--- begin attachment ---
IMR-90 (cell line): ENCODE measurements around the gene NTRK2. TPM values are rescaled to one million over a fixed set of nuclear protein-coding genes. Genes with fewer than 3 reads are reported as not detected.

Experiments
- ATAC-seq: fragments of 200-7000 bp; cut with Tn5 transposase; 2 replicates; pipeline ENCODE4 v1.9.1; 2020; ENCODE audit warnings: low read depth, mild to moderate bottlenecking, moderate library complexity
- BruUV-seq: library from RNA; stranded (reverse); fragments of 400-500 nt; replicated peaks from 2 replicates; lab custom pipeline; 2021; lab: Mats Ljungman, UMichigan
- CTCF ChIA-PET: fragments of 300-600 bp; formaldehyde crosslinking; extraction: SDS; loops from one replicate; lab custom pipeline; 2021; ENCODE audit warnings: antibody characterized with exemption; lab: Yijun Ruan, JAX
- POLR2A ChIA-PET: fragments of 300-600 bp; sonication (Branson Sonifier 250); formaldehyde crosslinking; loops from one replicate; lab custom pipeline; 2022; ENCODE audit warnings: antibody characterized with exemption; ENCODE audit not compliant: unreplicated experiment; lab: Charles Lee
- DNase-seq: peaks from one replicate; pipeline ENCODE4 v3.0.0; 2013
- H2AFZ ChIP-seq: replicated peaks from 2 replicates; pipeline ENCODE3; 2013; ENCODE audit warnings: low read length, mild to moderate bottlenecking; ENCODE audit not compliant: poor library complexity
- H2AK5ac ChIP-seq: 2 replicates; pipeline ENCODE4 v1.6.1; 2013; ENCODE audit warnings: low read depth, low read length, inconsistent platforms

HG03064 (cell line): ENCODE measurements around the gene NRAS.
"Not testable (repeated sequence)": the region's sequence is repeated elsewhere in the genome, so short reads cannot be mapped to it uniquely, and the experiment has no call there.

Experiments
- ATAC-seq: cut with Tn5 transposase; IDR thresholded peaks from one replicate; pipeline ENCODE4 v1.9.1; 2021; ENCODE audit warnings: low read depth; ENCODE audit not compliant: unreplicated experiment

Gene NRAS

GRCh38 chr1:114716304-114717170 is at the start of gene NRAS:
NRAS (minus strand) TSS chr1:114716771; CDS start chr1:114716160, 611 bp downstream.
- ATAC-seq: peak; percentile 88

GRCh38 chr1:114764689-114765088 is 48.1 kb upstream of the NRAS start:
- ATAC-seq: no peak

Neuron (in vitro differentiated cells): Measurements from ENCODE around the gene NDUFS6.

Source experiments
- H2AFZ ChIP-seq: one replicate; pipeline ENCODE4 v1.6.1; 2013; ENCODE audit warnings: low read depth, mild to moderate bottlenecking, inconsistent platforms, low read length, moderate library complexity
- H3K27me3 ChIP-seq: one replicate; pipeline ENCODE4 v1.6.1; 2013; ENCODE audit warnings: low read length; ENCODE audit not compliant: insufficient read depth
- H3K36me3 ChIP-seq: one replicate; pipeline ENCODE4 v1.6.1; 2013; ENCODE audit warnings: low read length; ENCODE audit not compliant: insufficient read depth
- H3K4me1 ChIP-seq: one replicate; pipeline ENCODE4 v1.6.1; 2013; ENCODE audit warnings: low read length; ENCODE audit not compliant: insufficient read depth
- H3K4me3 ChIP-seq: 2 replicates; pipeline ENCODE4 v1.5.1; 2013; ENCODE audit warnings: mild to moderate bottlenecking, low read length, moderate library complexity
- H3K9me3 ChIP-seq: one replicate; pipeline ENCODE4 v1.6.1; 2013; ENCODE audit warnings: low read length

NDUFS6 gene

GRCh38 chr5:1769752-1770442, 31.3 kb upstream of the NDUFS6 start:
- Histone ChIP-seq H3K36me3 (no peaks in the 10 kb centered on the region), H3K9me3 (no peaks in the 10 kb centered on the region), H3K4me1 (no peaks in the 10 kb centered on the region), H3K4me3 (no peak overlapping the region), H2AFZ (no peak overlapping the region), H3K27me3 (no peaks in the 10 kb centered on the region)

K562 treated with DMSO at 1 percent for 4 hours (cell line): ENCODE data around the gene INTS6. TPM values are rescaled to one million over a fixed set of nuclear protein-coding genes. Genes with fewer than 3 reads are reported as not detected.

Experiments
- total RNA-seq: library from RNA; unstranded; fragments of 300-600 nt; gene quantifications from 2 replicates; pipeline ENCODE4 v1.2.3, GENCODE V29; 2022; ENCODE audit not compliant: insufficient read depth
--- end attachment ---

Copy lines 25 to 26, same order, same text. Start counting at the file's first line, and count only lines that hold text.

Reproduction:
- H3K4me1 ChIP-seq: one replicate; pipeline ENCODE4 v1.6.1; 2013; ENCODE audit warnings: low read length; ENCODE audit not compliant: insufficient read depth
- H3K4me3 ChIP-seq: 2 replicates; pipeline ENCODE4 v1.5.1; 2013; ENCODE audit warnings: mild to moderate bottlenecking, low read length, moderate library complexity